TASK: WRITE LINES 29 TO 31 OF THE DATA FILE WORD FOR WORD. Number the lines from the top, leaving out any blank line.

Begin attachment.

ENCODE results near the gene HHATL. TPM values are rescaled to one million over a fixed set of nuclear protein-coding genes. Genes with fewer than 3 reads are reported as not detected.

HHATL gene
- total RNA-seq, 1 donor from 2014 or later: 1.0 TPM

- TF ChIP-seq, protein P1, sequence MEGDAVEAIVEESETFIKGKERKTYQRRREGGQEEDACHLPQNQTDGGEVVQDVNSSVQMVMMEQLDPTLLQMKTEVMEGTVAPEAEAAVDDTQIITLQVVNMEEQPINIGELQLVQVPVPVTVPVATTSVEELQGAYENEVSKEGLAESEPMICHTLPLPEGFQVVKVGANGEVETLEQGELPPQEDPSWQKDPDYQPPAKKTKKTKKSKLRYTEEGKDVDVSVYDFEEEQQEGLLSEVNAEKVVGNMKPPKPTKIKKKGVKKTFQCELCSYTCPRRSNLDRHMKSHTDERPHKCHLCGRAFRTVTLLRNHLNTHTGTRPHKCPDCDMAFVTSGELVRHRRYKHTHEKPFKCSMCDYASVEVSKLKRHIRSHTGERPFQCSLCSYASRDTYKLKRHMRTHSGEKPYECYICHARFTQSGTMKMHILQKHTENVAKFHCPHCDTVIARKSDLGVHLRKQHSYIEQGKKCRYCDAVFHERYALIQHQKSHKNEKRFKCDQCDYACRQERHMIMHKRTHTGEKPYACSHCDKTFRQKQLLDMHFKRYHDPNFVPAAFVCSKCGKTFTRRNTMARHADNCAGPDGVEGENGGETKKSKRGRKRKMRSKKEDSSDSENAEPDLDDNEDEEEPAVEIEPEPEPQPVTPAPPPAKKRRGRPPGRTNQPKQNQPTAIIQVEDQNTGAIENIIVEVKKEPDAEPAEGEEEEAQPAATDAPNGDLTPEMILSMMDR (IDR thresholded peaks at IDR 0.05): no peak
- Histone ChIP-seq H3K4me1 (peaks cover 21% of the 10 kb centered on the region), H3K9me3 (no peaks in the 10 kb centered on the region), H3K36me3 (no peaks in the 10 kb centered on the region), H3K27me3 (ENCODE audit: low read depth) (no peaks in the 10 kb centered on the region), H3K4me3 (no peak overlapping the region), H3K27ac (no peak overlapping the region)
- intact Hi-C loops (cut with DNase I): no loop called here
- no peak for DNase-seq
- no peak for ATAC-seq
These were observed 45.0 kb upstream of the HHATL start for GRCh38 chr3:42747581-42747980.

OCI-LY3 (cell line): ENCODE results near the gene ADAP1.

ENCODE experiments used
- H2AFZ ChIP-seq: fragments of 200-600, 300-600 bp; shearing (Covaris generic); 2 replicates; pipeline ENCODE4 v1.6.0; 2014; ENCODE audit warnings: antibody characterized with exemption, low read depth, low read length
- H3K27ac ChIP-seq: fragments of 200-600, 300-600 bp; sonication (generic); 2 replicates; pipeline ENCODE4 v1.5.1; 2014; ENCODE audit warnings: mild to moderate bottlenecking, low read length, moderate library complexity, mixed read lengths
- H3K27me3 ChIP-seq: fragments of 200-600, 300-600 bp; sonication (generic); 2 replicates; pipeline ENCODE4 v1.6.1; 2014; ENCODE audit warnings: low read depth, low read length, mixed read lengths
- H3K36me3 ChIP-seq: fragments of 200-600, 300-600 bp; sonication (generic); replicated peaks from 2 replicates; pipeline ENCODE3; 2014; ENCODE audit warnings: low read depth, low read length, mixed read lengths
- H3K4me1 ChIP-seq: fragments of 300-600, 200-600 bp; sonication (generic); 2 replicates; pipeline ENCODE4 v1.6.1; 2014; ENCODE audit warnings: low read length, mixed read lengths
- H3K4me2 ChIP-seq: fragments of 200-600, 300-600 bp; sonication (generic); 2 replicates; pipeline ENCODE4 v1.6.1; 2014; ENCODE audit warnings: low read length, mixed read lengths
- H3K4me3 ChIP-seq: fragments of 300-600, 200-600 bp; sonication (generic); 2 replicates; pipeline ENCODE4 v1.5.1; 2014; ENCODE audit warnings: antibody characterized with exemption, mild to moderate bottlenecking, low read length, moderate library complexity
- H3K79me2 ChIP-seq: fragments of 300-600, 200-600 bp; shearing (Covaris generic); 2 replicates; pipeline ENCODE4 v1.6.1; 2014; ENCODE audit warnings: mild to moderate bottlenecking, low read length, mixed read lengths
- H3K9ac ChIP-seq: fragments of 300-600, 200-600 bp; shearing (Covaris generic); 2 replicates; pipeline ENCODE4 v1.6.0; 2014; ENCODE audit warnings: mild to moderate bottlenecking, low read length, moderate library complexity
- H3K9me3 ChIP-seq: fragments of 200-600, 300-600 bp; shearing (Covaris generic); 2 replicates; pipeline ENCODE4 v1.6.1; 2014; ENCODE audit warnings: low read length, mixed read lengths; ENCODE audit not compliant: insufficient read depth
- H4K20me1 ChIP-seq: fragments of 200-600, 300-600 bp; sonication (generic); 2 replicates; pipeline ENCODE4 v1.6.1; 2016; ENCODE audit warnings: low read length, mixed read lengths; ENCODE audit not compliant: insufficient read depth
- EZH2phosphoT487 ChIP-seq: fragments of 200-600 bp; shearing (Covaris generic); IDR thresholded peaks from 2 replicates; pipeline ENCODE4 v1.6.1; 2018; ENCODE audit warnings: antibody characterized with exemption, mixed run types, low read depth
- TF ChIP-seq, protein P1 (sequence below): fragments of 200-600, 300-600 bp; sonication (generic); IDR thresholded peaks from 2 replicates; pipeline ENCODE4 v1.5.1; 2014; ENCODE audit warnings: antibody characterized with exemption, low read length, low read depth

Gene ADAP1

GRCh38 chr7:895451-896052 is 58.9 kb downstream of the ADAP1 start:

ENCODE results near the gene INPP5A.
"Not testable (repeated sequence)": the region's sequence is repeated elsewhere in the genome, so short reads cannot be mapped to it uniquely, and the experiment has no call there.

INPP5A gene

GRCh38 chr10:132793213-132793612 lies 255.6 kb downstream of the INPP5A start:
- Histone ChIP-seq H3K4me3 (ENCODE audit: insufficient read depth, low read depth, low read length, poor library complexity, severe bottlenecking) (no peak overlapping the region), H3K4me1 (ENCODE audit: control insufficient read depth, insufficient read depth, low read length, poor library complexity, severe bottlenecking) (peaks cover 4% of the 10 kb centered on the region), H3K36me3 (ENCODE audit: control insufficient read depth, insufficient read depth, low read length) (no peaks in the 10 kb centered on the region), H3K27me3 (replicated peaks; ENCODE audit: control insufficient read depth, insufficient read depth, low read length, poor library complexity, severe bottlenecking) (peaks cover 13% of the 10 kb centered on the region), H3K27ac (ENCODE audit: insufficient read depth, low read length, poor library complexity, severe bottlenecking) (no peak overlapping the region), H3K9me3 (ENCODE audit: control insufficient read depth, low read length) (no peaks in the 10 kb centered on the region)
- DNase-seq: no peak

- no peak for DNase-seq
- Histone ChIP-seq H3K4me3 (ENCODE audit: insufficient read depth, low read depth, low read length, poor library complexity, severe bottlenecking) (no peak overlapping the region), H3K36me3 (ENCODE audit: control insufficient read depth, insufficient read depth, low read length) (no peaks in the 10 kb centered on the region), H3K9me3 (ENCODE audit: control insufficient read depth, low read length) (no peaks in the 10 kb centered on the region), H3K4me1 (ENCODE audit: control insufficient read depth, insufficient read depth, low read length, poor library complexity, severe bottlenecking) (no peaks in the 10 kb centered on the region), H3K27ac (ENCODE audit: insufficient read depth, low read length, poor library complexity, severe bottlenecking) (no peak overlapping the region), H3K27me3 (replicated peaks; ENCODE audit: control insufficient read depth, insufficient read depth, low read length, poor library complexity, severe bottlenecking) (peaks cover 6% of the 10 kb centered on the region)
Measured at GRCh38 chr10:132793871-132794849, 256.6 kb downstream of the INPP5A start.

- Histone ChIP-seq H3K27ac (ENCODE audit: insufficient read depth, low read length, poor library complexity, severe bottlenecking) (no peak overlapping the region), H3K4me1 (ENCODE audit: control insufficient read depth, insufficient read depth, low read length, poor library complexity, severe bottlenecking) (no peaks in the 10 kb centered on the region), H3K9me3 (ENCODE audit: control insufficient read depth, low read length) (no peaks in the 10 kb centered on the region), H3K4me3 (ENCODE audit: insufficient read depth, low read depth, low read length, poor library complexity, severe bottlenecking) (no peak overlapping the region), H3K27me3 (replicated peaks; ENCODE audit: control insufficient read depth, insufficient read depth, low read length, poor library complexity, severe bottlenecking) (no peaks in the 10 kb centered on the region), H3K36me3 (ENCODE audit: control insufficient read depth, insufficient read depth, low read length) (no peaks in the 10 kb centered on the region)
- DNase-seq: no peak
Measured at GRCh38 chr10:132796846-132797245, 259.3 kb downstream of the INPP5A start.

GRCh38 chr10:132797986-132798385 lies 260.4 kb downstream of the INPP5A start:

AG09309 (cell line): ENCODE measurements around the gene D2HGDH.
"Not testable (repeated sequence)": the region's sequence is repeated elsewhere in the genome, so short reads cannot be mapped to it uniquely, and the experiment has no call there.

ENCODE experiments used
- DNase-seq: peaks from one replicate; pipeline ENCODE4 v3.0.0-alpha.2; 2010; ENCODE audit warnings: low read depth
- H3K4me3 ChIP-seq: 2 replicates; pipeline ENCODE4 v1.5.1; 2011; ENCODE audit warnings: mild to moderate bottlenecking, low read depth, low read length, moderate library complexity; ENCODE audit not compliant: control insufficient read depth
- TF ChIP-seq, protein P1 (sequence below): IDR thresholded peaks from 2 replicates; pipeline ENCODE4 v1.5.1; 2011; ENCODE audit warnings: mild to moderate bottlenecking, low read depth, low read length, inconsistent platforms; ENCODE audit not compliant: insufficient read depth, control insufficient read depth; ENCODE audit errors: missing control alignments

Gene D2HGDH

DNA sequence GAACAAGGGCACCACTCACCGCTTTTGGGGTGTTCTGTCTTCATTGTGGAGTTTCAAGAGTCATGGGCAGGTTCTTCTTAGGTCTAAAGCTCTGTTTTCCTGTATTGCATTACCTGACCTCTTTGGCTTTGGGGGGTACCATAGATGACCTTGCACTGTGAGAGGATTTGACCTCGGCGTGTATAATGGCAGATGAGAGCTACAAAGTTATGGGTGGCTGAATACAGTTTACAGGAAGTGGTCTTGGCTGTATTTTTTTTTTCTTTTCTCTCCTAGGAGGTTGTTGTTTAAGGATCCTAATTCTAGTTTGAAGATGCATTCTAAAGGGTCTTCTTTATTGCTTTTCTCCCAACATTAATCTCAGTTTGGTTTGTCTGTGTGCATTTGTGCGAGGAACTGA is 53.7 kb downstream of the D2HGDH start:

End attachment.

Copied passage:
INPP5A gene

GRCh38 chr10:132793213-132793612 lies 255.6 kb downstream of the INPP5A start:
- Histone ChIP-seq H3K4me3 (ENCODE audit: insufficient read depth, low read depth, low read length, poor library complexity, severe bottlenecking) (no peak overlapping the region), H3K4me1 (ENCODE audit: control insufficient read depth, insufficient read depth, low read length, poor library complexity, severe bottlenecking) (peaks cover 4% of the 10 kb centered on the region), H3K36me3 (ENCODE audit: control insufficient read depth, insufficient read depth, low read length) (no peaks in the 10 kb centered on the region), H3K27me3 (replicated peaks; ENCODE audit: control insufficient read depth, insufficient read depth, low read length, poor library complexity, severe bottlenecking) (peaks cover 13% of the 10 kb centered on the region), H3K27ac (ENCODE audit: insufficient read depth, low read length, poor library complexity, severe bottlenecking) (no peak overlapping the region), H3K9me3 (ENCODE audit: control insufficient read depth, low read length) (no peaks in the 10 kb centered on the region)